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Re: Default encoding rules leave me puzzled...

by Anonymous Monk
on Jun 20, 2014 at 11:05 UTC ( #1090606=note: print w/ replies, xml ) Need Help??


in reply to Default encoding rules leave me puzzled...

It appears, when Perl prints to binary STDOUT, it tries to encode some strings as Latin-1

perl -wE 'use utf8; say q(Français)' | perl -lnwE 'print join q(:), un +pack q(C*), $_' - 70:114:97:110:231:97:105:115
char 241 is not valid utf-8. Interestingly enough...

perl -wE 'use utf8; say q(Русский)' | perl -lnwE 'print join q(:), unpack q(C*), $_' -

Wide character in say at -e line 1. 208:160:209:131:209:129:209:129:208:186:208:184:208:185

... which is valid utf-8... and a warning.

Well... what do you expect? Even this site mangles utf-8 characters in 'code' tags, if it cannot decode them as Latin-1.

Русский
I think perlmonks is written in Perl ;) Yes, that's all pretty mysterious and confusing.


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Re^2: Default encoding rules leave me puzzled...
by wollmers (Beadle) on Jun 20, 2014 at 12:30 UTC

    char(231) is LATIN SMALL LETTER C WITH CEDILLA

    char() takes codepoints, not UTF-8.

      What do you mean? I'm pretty sure pack's C* takes C chars, that is, octets, bytes. At least that's what the documentation says. And 231:97 is not a valid utf-8 sequence. So in binary mode Perl encodes codepoints < 256 as Latin-1, otherwise it just spits out utf-8 as is. That's pretty crazy.
      perl -CO -wE 'use utf8; say q(Français)' | perl -lnwE 'print join q(:) +, unpack q(C*), $_' 70:114:97:110:195:167:97:105:115
Re^2: Default encoding rules leave me puzzled...
by ikegami (Pope) on Jun 20, 2014 at 18:56 UTC

    It appears, when Perl prints to binary STDOUT, it tries to encode some strings as Latin-1

    No. When you don't specify an encoding, print expects bytes, and prints those bytes provided without encoding.

    $ perl -e'print pack "C*", 0..255;' | od -t x1 0000000 00 01 02 03 04 05 06 07 08 09 0a 0b 0c 0d 0e 0f 0000020 10 11 12 13 14 15 16 17 18 19 1a 1b 1c 1d 1e 1f 0000040 20 21 22 23 24 25 26 27 28 29 2a 2b 2c 2d 2e 2f 0000060 30 31 32 33 34 35 36 37 38 39 3a 3b 3c 3d 3e 3f 0000100 40 41 42 43 44 45 46 47 48 49 4a 4b 4c 4d 4e 4f 0000120 50 51 52 53 54 55 56 57 58 59 5a 5b 5c 5d 5e 5f 0000140 60 61 62 63 64 65 66 67 68 69 6a 6b 6c 6d 6e 6f 0000160 70 71 72 73 74 75 76 77 78 79 7a 7b 7c 7d 7e 7f 0000200 80 81 82 83 84 85 86 87 88 89 8a 8b 8c 8d 8e 8f 0000220 90 91 92 93 94 95 96 97 98 99 9a 9b 9c 9d 9e 9f 0000240 a0 a1 a2 a3 a4 a5 a6 a7 a8 a9 aa ab ac ad ae af 0000260 b0 b1 b2 b3 b4 b5 b6 b7 b8 b9 ba bb bc bd be bf 0000300 c0 c1 c2 c3 c4 c5 c6 c7 c8 c9 ca cb cc cd ce cf 0000320 d0 d1 d2 d3 d4 d5 d6 d7 d8 d9 da db dc dd de df 0000340 e0 e1 e2 e3 e4 e5 e6 e7 e8 e9 ea eb ec ed ee ef 0000360 f0 f1 f2 f3 f4 f5 f6 f7 f8 f9 fa fb fc fd fe ff 0000400

    That means,

    • If you provide Unicode code points, you will get Unicode code points.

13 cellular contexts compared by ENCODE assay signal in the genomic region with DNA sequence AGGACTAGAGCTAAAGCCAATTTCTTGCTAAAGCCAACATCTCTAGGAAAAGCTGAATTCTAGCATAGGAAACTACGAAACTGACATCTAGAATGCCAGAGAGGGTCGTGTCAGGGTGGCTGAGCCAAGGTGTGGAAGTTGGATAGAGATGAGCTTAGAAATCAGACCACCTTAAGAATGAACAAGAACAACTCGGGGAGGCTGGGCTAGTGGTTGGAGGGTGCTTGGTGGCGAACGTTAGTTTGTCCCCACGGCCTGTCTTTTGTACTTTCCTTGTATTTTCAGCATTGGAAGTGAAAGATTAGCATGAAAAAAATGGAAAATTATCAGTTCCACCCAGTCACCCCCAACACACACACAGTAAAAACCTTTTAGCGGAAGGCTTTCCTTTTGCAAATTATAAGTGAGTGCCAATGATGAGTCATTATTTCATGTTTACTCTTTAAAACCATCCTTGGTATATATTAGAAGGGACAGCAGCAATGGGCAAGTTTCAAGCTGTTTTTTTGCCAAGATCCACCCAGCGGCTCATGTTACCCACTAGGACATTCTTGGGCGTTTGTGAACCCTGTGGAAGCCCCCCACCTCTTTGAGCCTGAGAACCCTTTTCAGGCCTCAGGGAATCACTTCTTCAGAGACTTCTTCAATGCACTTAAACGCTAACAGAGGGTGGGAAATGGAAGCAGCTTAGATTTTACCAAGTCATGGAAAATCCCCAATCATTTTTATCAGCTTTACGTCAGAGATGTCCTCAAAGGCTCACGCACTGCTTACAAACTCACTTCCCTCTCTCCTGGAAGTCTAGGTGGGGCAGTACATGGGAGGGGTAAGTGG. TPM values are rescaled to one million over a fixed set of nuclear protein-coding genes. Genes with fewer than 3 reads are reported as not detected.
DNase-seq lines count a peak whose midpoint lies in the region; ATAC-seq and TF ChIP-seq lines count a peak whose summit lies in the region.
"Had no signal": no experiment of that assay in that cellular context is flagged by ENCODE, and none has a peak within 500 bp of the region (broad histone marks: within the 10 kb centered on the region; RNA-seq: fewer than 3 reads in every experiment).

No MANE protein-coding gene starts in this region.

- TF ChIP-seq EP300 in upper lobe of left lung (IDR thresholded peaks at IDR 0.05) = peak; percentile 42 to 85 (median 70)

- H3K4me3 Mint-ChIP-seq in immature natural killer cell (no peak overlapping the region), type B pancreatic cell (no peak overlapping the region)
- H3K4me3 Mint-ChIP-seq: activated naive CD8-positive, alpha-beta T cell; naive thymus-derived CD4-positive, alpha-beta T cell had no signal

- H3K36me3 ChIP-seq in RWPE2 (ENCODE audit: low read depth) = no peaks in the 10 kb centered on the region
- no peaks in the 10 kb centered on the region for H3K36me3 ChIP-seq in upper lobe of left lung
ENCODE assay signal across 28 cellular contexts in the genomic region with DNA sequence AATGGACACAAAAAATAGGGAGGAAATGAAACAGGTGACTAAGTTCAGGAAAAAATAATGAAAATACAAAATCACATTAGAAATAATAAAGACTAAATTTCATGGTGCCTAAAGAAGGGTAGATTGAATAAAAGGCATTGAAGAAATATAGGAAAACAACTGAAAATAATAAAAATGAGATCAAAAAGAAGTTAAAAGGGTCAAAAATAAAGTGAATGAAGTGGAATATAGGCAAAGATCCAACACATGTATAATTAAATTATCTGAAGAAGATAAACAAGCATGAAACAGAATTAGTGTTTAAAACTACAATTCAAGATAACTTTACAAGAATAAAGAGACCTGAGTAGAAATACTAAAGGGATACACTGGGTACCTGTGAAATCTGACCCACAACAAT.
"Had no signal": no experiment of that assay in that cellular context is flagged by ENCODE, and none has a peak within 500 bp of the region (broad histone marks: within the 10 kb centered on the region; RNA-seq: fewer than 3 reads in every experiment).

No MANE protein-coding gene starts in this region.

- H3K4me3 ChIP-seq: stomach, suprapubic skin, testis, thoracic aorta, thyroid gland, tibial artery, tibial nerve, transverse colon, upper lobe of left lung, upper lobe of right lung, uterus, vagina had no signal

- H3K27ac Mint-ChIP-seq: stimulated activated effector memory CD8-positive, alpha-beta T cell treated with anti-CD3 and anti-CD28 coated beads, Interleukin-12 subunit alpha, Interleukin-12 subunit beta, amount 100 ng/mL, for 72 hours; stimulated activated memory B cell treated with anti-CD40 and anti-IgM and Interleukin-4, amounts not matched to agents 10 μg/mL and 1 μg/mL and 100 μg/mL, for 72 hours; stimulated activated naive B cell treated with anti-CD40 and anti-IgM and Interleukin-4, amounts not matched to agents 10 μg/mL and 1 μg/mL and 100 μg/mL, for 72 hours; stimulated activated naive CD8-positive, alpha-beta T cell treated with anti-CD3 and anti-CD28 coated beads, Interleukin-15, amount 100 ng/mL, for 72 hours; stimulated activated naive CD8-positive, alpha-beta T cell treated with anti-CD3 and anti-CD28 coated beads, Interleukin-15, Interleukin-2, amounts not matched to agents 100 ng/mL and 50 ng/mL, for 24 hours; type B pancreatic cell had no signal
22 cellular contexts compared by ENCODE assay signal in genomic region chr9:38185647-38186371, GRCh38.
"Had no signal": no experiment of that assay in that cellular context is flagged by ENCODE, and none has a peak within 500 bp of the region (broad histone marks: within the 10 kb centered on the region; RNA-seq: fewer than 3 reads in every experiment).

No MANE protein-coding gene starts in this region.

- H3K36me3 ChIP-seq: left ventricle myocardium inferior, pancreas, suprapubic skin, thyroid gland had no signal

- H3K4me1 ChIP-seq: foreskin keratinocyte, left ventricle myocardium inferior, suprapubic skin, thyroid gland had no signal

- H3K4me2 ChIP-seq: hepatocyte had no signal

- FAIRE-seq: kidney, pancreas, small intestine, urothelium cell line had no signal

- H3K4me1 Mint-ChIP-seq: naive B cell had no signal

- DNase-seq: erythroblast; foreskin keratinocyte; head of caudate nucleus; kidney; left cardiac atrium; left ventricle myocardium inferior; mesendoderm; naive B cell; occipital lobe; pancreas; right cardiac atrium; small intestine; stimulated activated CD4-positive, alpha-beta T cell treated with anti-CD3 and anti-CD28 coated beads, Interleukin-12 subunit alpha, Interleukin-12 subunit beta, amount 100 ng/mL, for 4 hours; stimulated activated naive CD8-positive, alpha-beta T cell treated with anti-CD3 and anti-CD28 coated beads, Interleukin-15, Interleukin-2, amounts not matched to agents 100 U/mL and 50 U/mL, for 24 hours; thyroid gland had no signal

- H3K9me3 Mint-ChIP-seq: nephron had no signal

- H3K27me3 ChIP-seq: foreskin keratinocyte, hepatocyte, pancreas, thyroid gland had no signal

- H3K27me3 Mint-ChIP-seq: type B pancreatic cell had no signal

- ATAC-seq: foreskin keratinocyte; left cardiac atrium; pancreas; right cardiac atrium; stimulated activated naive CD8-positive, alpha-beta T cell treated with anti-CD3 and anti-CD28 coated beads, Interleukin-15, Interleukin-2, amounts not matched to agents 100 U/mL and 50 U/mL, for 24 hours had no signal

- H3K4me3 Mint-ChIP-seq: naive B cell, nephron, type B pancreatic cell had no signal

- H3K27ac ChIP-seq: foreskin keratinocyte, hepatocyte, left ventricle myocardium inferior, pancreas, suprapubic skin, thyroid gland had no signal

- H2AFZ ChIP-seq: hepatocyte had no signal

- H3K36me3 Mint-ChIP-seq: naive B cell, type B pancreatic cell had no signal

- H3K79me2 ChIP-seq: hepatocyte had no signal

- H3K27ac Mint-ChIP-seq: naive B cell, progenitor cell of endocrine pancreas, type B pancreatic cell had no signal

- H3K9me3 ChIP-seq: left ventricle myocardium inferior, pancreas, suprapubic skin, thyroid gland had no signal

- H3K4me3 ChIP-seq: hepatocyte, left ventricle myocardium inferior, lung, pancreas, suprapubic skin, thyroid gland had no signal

• If you provide latin-1, you will get latin-1.
    • If you provide latin-2, you will get latin-2.
    • If you provide gzipped data, you will get gzipped data.
    • etc

    In your example, 70:114:97:110:231:97:105:115 are the Unicode code points that formed "Français". It's just that the latin-1 encoding of the first 256 code points is itself.

    $ perl -MEncode=encode -E' $_ = pack "C*", 0..255; say $_ eq encode("iso-latin-1", $_) ? "same" : "diff"; ' same

    Exception: If any of the characters it he string are not bytes (larger than 255), print will assume you forgot to specify :utf8. it will warn ("wide character") and encode the characters accordingly.

      That means, If you provide Unicode code points, you will get Unicode code points.
      How can I "get Unicode code points"?. Code points is an abstraction, it's an internal Perl thing. It must produce a bunch of bytes. Yes, some codepoints can be packed into a single byte. And this is what Perl does. Call it what you will.
      perl -e'print pack "C*", 0..255;'
      Or even
      perl -E 'say "Français"'
      That prints bytes as it recieved them from bash: 0x46.0x72.0x61.0x6e.0XC3.0XA7.0x61.0x69.0x73. On the other hand
      perl -E 'use utf8; say "Français"'
      That prints garbage instead of 'ç'. The bytes are 0x46.0x72.0x61.0x6e.0XE7.0x61.0x69.0x73 and my terminal cannot display 0XE7.
      It's just that the latin-1 encoding of the first 256 code points is itself.
      Yes, encoding.

        Code points is an abstraction, it's an internal Perl thing.

        What are you talking about? It has nothing to do with Perl. "e" is formed from the code point U+0065, "é" is formed from code point U+00E9 or from code points U+0065 + U+0301, etc. This is defined by The Unicode Consortium, not by Perl.

        It must produce a bunch of bytes.

        No, the input must be a string of integers in 0..255, which it is. print has no problem storing those as bytes. iso-latin-1 doesn't factor into it.

        In which of the following is does print use iso-latin-1?

        use utf8; my $s1 = inet_aton('195.169.195.171'); print($s1); my $s2 = encode_utf8("éë"); print($s2); my $s3 = "éë"; print($s3); my $s4 = "\xC3\xA9\xC3\xAB"; print($s4);

        The only two possible answers are "all of them" or "none of them", since print can't tell the difference between those strings.

        If you claim that iso-latin-1 is used, then you claim that use utf8; produces iso-latin-1. It doesn't. It produces Unicode code points.

        That prints garbage instead of 'ç'.

        Because the terminal expects bytes of UTF-8, but it got bytes of Unicode code points.

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